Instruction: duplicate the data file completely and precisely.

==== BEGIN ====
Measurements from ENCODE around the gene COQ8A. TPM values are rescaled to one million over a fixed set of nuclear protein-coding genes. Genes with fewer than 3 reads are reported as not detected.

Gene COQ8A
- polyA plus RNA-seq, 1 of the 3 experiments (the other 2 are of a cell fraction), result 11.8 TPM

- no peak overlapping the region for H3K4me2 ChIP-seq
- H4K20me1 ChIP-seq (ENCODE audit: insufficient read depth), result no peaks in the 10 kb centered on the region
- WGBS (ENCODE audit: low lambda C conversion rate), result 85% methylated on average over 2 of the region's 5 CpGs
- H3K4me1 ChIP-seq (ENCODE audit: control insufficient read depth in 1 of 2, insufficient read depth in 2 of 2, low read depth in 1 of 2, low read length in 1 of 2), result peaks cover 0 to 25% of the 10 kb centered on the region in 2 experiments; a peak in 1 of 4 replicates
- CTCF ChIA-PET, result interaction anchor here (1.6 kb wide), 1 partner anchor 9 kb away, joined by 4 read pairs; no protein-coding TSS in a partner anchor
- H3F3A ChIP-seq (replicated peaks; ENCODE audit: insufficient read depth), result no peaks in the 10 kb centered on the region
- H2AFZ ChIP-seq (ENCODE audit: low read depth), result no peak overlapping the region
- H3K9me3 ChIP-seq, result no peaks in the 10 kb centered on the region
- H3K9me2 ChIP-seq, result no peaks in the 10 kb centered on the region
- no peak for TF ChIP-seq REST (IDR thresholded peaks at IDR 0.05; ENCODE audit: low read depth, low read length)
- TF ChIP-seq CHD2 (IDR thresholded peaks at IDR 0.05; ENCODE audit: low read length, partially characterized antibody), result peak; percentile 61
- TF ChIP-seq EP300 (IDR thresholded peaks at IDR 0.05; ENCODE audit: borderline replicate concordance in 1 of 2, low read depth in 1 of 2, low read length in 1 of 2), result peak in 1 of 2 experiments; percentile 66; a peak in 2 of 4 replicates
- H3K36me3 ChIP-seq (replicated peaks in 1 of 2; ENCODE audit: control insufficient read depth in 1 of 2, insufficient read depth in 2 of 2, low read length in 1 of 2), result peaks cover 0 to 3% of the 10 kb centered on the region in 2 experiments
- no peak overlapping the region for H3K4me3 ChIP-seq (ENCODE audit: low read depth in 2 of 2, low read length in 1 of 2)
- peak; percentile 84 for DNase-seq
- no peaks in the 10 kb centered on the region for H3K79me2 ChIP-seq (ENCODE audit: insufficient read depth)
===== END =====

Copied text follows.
Measurements from ENCODE around the gene COQ8A. TPM values are rescaled to one million over a fixed set of nuclear protein-coding genes. Genes with fewer than 3 reads are reported as not detected.

Gene COQ8A
- polyA plus RNA-seq, 1 of the 3 experiments (the other 2 are of a cell fraction), result 11.8 TPM

- no peak overlapping the region for H3K4me2 ChIP-seq
- H4K20me1 ChIP-seq (ENCODE audit: insufficient read depth), result no peaks in the 10 kb centered on the region
- WGBS (ENCODE audit: low lambda C conversion rate), result 85% methylated on average over 2 of the region's 5 CpGs
- H3K4me1 ChIP-seq (ENCODE audit: control insufficient read depth in 1 of 2, insufficient read depth in 2 of 2, low read depth in 1 of 2, low read length in 1 of 2), result peaks cover 0 to 25% of the 10 kb centered on the region in 2 experiments; a peak in 1 of 4 replicates
- CTCF ChIA-PET, result interaction anchor here (1.6 kb wide), 1 partner anchor 9 kb away, joined by 4 read pairs; no protein-coding TSS in a partner anchor
- H3F3A ChIP-seq (replicated peaks; ENCODE audit: insufficient read depth), result no peaks in the 10 kb centered on the region
- H2AFZ ChIP-seq (ENCODE audit: low read depth), result no peak overlapping the region
- H3K9me3 ChIP-seq, result no peaks in the 10 kb centered on the region
- H3K9me2 ChIP-seq, result no peaks in the 10 kb centered on the region
- no peak for TF ChIP-seq REST (IDR thresholded peaks at IDR 0.05; ENCODE audit: low read depth, low read length)
- TF ChIP-seq CHD2 (IDR thresholded peaks at IDR 0.05; ENCODE audit: low read length, partially characterized antibody), result peak; percentile 61
- TF ChIP-seq EP300 (IDR thresholded peaks at IDR 0.05; ENCODE audit: borderline replicate concordance in 1 of 2, low read depth in 1 of 2, low read length in 1 of 2), result peak in 1 of 2 experiments; percentile 66; a peak in 2 of 4 replicates
- H3K36me3 ChIP-seq (replicated peaks in 1 of 2; ENCODE audit: control insufficient read depth in 1 of 2, insufficient read depth in 2 of 2, low read length in 1 of 2), result peaks cover 0 to 3% of the 10 kb centered on the region in 2 experiments
- no peak overlapping the region for H3K4me3 ChIP-seq (ENCODE audit: low read depth in 2 of 2, low read length in 1 of 2)
- peak; percentile 84 for DNase-seq
- no peaks in the 10 kb centered on the region for H3K79me2 ChIP-seq (ENCODE audit: insufficient read depth)